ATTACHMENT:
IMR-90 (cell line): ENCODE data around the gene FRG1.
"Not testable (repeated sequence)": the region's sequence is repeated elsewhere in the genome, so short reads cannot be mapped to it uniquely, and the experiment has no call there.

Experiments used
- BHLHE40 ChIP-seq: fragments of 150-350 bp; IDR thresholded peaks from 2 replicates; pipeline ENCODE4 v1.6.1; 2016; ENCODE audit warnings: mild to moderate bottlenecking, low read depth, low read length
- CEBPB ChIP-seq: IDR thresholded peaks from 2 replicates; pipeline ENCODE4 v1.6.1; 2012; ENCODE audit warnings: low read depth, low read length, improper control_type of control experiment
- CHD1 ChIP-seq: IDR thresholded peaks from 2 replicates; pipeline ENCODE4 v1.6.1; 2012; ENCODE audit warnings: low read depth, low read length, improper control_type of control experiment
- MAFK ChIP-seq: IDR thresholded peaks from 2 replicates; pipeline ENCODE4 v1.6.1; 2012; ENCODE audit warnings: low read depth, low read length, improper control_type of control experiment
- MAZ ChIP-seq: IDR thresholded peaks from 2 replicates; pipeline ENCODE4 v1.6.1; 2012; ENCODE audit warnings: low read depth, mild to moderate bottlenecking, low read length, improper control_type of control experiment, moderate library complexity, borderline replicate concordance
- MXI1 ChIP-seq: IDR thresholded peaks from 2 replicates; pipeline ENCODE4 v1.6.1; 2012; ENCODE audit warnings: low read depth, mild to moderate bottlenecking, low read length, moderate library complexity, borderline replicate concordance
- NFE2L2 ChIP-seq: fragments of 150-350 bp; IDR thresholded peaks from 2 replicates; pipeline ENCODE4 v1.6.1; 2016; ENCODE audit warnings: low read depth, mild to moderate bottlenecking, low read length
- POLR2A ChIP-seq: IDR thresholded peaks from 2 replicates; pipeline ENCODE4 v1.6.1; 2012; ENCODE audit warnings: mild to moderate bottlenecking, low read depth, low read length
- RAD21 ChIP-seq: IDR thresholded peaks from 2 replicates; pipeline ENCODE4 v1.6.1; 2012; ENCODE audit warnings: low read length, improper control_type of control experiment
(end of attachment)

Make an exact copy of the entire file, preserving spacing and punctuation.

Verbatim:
IMR-90 (cell line): ENCODE data around the gene FRG1.
"Not testable (repeated sequence)": the region's sequence is repeated elsewhere in the genome, so short reads cannot be mapped to it uniquely, and the experiment has no call there.

Experiments used
- BHLHE40 ChIP-seq: fragments of 150-350 bp; IDR thresholded peaks from 2 replicates; pipeline ENCODE4 v1.6.1; 2016; ENCODE audit warnings: mild to moderate bottlenecking, low read depth, low read length
- CEBPB ChIP-seq: IDR thresholded peaks from 2 replicates; pipeline ENCODE4 v1.6.1; 2012; ENCODE audit warnings: low read depth, low read length, improper control_type of control experiment
- CHD1 ChIP-seq: IDR thresholded peaks from 2 replicates; pipeline ENCODE4 v1.6.1; 2012; ENCODE audit warnings: low read depth, low read length, improper control_type of control experiment
- MAFK ChIP-seq: IDR thresholded peaks from 2 replicates; pipeline ENCODE4 v1.6.1; 2012; ENCODE audit warnings: low read depth, low read length, improper control_type of control experiment
- MAZ ChIP-seq: IDR thresholded peaks from 2 replicates; pipeline ENCODE4 v1.6.1; 2012; ENCODE audit warnings: low read depth, mild to moderate bottlenecking, low read length, improper control_type of control experiment, moderate library complexity, borderline replicate concordance
- MXI1 ChIP-seq: IDR thresholded peaks from 2 replicates; pipeline ENCODE4 v1.6.1; 2012; ENCODE audit warnings: low read depth, mild to moderate bottlenecking, low read length, moderate library complexity, borderline replicate concordance
- NFE2L2 ChIP-seq: fragments of 150-350 bp; IDR thresholded peaks from 2 replicates; pipeline ENCODE4 v1.6.1; 2016; ENCODE audit warnings: low read depth, mild to moderate bottlenecking, low read length
- POLR2A ChIP-seq: IDR thresholded peaks from 2 replicates; pipeline ENCODE4 v1.6.1; 2012; ENCODE audit warnings: mild to moderate bottlenecking, low read depth, low read length
- RAD21 ChIP-seq: IDR thresholded peaks from 2 replicates; pipeline ENCODE4 v1.6.1; 2012; ENCODE audit warnings: low read length, improper control_type of control experiment